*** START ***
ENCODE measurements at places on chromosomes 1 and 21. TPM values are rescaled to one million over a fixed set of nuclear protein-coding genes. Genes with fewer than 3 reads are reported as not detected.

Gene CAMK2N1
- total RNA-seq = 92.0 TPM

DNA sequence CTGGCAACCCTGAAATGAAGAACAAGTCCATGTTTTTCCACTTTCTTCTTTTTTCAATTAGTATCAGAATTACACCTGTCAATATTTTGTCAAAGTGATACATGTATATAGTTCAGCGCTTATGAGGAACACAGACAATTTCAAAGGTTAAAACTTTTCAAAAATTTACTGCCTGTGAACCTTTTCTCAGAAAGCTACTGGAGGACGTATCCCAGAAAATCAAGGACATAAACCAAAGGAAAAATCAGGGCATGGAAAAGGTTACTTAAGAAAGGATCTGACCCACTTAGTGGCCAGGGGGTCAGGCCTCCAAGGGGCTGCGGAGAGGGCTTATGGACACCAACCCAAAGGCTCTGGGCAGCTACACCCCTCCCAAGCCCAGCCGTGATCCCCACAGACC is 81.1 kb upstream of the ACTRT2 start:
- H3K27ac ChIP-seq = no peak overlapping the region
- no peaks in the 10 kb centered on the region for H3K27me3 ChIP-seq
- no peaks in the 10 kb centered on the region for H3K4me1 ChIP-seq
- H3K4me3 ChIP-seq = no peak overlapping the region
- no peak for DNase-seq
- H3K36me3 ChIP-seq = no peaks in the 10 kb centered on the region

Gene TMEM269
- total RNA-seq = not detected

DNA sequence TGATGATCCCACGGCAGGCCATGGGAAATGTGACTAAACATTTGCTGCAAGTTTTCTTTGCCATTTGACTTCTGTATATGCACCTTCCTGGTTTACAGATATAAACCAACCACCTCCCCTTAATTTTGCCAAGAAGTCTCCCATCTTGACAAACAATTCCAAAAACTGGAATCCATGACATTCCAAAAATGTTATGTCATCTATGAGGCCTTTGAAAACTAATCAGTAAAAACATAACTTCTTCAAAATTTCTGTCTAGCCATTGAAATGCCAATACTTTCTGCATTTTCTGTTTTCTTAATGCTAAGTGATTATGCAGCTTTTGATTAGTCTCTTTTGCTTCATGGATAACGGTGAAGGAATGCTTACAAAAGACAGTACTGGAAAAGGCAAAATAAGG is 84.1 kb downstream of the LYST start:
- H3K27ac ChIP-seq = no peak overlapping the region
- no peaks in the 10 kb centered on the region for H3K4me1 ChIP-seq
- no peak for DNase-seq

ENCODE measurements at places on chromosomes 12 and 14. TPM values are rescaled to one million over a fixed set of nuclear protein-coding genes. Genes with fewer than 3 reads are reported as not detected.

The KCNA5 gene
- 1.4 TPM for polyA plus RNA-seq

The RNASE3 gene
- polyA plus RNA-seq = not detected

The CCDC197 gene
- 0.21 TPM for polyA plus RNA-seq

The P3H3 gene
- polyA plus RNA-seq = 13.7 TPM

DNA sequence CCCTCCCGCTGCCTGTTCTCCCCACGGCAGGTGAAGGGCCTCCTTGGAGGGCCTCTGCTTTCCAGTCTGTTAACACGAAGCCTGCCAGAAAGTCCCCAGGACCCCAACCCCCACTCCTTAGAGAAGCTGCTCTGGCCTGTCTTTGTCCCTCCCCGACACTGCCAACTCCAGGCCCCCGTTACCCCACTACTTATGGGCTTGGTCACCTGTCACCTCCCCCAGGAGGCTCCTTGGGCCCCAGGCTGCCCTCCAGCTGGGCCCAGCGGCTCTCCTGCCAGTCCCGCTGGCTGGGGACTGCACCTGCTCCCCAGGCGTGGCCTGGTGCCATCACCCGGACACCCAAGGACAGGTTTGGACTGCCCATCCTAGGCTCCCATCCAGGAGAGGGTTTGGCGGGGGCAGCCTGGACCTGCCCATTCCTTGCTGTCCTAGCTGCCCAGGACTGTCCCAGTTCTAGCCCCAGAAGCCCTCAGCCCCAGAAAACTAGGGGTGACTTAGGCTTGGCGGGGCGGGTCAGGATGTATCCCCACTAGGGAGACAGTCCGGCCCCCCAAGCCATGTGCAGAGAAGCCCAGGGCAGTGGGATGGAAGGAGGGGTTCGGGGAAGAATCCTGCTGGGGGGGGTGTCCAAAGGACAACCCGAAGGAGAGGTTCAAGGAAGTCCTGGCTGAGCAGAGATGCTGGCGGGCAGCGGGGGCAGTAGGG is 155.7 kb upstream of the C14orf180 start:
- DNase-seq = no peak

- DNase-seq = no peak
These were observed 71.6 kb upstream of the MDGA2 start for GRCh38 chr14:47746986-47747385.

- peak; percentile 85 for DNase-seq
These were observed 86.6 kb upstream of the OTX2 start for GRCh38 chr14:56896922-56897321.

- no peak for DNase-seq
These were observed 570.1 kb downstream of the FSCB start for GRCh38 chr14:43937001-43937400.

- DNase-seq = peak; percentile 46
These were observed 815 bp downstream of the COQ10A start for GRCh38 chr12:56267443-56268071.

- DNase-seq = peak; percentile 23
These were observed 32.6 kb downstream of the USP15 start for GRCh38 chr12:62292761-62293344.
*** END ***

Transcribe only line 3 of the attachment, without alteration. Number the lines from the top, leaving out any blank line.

- total RNA-seq = 92.0 TPM